The COVID-19 pandemic brought home just how essential safety professionals are to their companies, but how well does that translate into how valuable their companies consider their safety leaders? We expanded our annual survey to create what we’re now calling the National Safety & Salary Survey in an effort to identify how much a typical safety leader gets paid, where the highest-paid leaders live, and what types of companies tend to pay the most.
So first of all, what exactly is a “typical safety leader,” anyways? Based on the most frequent responses to our various demographic questions from about 900 EHS Today readers, the average EHS manager is a white male in his 50s, living in the Midwest with more than 20 years of experience, works for a manufacturing company and earns $93,243 (with no bonus last year).
But since no two safety leaders are alike, we took a deeper dive into the survey results to learn, for instance, that while the Midwest has the most safety professionals, the area of the country that pays the most is the West Coast. The Pacific region’s average salary of $96,991 is more than $11,000 higher than the North Central’s $85,617. Of course, everything is relative, and that extra $11,000 might not compensate for the overall higher costs of living out West as opposed to the nation’s breadbasket region.
Similarly, more than one in four safety professionals in our survey work in manufacturing, either heavy (e.g., automotive, aerospace, shipbuilding) or light (e.g., apparel, consumer electronics), but neither industry is the highest-paying sector for safety professionals: heavy pays an average of $90,395 and light pays $84,337. The insurance industry actually pays the highest average salary to safety leaders, at $105,500; however, insurance accounts for only 1% of the total respondent pool, so take that smaller sample size into consideration as you scan the industry sector salaries.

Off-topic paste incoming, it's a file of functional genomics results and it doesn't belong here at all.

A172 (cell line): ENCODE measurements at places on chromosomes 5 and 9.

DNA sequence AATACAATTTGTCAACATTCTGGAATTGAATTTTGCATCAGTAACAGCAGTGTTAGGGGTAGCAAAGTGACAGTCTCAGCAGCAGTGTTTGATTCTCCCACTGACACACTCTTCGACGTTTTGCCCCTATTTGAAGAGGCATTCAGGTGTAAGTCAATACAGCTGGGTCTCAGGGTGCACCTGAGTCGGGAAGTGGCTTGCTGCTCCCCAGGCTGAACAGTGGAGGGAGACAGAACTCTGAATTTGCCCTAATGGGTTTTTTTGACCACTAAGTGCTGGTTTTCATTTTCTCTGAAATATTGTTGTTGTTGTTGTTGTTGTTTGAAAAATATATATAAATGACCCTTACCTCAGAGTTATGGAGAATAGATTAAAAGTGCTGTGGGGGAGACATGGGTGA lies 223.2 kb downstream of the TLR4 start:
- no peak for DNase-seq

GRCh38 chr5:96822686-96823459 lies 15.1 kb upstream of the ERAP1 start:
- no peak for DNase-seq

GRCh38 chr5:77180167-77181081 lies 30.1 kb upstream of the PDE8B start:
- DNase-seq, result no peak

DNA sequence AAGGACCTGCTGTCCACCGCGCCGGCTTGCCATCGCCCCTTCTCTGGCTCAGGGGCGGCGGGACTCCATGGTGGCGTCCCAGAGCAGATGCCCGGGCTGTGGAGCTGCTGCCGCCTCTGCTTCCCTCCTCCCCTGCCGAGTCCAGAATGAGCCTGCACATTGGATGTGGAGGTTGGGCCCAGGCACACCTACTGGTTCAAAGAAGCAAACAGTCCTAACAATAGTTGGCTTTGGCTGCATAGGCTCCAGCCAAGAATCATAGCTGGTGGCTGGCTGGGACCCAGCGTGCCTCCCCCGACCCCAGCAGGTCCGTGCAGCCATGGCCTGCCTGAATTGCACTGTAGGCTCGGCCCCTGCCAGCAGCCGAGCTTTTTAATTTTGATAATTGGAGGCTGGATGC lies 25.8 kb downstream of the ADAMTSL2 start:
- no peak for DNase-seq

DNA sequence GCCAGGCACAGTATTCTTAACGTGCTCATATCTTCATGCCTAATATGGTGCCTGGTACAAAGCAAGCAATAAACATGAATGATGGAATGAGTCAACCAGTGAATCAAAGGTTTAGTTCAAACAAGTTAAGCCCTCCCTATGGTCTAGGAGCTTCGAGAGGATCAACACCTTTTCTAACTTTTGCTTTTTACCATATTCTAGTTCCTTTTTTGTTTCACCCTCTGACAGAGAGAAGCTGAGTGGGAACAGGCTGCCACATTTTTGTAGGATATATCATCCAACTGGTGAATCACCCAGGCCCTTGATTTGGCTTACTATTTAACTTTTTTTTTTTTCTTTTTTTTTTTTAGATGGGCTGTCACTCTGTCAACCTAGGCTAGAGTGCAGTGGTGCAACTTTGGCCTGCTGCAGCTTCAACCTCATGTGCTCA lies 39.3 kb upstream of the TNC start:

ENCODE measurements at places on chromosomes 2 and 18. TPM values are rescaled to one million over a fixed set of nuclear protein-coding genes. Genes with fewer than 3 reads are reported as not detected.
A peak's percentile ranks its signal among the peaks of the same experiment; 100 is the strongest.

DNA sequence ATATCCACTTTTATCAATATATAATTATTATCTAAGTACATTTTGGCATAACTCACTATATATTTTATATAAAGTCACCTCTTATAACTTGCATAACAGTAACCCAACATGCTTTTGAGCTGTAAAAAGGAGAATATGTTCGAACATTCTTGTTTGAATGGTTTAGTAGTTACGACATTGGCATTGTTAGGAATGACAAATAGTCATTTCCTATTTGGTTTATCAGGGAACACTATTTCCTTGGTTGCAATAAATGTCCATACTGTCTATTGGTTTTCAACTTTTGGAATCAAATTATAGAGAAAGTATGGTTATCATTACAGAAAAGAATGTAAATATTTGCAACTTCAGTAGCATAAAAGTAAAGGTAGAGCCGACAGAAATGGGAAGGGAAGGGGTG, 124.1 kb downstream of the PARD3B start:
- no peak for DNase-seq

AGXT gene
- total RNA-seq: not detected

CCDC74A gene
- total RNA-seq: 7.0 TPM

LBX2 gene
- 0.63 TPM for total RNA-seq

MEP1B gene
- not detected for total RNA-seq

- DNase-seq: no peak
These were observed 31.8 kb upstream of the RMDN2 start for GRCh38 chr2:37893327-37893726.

As you would expect, it also matters exactly what position you hold at your organization. EHS directors/VPs earn an average salary of $115,057; EHS managers/supervisors earn far less, at $86,281; and EHS professionals (i.e., those who most likely don’t manage a staff) earn $79,059. Also as you would expect, the older you are, the more you’re likely to get paid. Those safety leaders age 65 or older (10% of the response base) earn the most, at $101,898.
When it comes to gender and ethnic discrepancies, the news isn’t very good. Males, for instance, earn predominantly more than females. The average salary for males, who make up 68% of the response base, is $94,574, or nearly $13,000 more than females, who earn $81,584. Salaries for those identifying as non-binary or who chose not to disclose their gender, earn even less than that, at $73,407.
Asians/Pacific Islanders had the highest average salary ($101,368), though only accounting for 3% of the response base. Whites/Caucasians were next ($91,305), and they account for more than three out of every four safety professionals in the U.S. In fact, the second-largest response group to the survey ended up being “other/prefer not to say,” a group that collectively earns an average of $87,599. Clearly, the safety profession has quite a ways to go to reach an acceptable level of diversity, equity and inclusion among its ranks.